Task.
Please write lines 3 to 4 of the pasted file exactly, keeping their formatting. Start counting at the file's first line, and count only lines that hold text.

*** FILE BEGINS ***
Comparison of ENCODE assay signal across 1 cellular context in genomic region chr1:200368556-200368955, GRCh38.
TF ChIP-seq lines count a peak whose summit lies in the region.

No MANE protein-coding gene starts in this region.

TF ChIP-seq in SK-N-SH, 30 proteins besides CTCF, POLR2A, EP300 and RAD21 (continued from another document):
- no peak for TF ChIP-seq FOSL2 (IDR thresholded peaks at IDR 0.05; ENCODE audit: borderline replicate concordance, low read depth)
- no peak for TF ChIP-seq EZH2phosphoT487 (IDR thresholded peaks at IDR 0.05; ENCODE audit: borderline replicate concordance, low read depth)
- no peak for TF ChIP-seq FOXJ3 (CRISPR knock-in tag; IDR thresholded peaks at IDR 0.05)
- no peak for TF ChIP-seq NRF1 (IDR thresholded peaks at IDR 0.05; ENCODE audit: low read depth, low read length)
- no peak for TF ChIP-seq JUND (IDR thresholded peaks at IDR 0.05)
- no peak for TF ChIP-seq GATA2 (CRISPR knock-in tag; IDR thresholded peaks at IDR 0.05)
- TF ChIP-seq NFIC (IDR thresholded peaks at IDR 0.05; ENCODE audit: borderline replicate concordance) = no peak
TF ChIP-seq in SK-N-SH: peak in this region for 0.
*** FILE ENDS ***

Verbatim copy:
No MANE protein-coding gene starts in this region.

TF ChIP-seq in SK-N-SH, 30 proteins besides CTCF, POLR2A, EP300 and RAD21 (continued from another document):